The ability to trademark a word or variation of a word depends on its likelihood of being confused with any pre-existing trademark. A variation of a common term that makes it a unique identifier of a line of goods or services might increase its chances of being accepted as a trademark. A variation of a competitor's trademark that only changes the spelling is not likely to pass muster in courts or when attempting to register the mark.
Trademarks submitted for registration generally fall into four categories, according to the U.S. Patent and Trademark Office. Fanciful or arbitrary marks make the strongest trademarks. Fanciful marks are invented words that have no known meaning. Arbitrary marks are actual words that have no association with the goods or services they protect. Xerox is an example of a fanciful trademark. Apple as a brand of computers is an arbitrary trademark. Other categories in decreasing strength are suggestive, descriptive and generic marks. Word variations could show up in any of these categories.
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Fanciful or Arbitrary
A word variation that is distinctive could qualify as a fanciful or arbitrary mark. A food service could become known as Gorilla Gourmet, using the name as an arbitrary mark. The company could also use a variation of the word gorilla to become G'rilla Gourmet as a play off the word grill, qualifying the name as a strong trademark for being both fanciful and arbitrary.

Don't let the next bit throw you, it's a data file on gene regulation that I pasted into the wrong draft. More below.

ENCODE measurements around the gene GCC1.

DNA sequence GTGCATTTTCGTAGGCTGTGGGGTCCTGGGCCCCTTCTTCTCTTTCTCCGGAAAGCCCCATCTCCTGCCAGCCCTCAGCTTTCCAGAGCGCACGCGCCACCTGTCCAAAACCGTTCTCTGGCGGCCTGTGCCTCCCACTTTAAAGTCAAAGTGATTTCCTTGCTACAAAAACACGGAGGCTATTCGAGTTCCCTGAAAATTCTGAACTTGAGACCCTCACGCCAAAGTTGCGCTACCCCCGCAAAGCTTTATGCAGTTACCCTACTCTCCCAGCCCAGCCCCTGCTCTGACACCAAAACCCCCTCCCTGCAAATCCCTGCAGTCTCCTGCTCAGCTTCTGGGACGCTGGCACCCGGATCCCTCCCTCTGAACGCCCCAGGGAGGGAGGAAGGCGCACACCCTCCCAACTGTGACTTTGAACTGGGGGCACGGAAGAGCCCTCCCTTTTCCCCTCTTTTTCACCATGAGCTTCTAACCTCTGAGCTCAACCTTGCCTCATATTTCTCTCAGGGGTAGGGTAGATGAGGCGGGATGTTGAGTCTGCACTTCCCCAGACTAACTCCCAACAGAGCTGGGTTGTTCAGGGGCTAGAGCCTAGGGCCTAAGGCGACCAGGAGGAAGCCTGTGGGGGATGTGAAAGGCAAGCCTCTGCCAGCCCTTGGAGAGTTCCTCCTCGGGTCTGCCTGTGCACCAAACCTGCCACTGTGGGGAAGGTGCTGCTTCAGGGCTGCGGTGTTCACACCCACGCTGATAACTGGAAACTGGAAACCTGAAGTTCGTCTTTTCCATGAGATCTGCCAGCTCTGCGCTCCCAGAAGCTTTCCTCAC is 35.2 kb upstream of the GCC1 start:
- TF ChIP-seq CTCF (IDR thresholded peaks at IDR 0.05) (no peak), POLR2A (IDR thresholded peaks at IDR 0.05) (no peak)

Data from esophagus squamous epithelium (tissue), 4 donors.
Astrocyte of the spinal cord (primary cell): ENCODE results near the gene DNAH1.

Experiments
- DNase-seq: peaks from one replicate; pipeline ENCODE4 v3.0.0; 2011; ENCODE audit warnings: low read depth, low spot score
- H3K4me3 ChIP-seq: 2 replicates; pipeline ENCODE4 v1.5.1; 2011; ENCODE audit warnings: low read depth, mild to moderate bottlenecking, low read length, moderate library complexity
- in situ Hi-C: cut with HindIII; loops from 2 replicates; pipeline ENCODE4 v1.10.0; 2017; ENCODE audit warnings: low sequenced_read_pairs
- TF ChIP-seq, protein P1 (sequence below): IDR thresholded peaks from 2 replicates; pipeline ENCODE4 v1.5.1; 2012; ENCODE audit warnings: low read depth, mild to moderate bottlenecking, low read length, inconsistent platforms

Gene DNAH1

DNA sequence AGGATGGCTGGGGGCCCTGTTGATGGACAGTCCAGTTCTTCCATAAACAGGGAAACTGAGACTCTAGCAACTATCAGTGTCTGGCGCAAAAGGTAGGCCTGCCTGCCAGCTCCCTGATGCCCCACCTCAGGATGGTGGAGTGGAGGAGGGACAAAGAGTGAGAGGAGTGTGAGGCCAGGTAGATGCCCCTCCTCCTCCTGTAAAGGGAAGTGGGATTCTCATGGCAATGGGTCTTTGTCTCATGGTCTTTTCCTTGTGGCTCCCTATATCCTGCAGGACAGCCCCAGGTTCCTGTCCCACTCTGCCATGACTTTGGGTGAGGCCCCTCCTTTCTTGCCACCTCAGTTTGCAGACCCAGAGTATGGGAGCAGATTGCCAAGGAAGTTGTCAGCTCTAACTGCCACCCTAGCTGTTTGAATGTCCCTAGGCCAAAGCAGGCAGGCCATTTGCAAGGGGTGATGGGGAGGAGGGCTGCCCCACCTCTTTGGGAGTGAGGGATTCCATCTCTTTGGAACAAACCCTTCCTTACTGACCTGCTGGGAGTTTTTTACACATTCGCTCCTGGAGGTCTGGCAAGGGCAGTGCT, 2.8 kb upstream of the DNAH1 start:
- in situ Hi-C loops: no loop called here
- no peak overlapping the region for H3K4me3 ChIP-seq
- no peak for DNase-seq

Variations in Other Categories
A suggestive mark suggests but does not actually describe the connection to or qualities of a line of goods or services. Variation of a word in such a trademark can help the mark stand out as a name rather than merely a phase, even if the variation is common such as "N" for "and." Descriptive marks are weak in that they directly describe the goods or services meant to be protected, and generic terms, such as Best Auto Service will rarely gain legal status as a trademark. A variation of a descriptive or generic word, such as "H2Otown" for Watertown, might be enough to make it distinctive for a trademark.
Variations of Existing Marks
Some businesses try to play off a competitor's success by using a mark that's only a variation of the competitor's original trademark. Such a variation is an attempt to confuse a buyer into thinking that a line of goods is actually from an established brand when the goods are actually knock-offs. In such cases, courts can find that the variation is an infringement on the original trademark, levying fines and damages against the infringing party.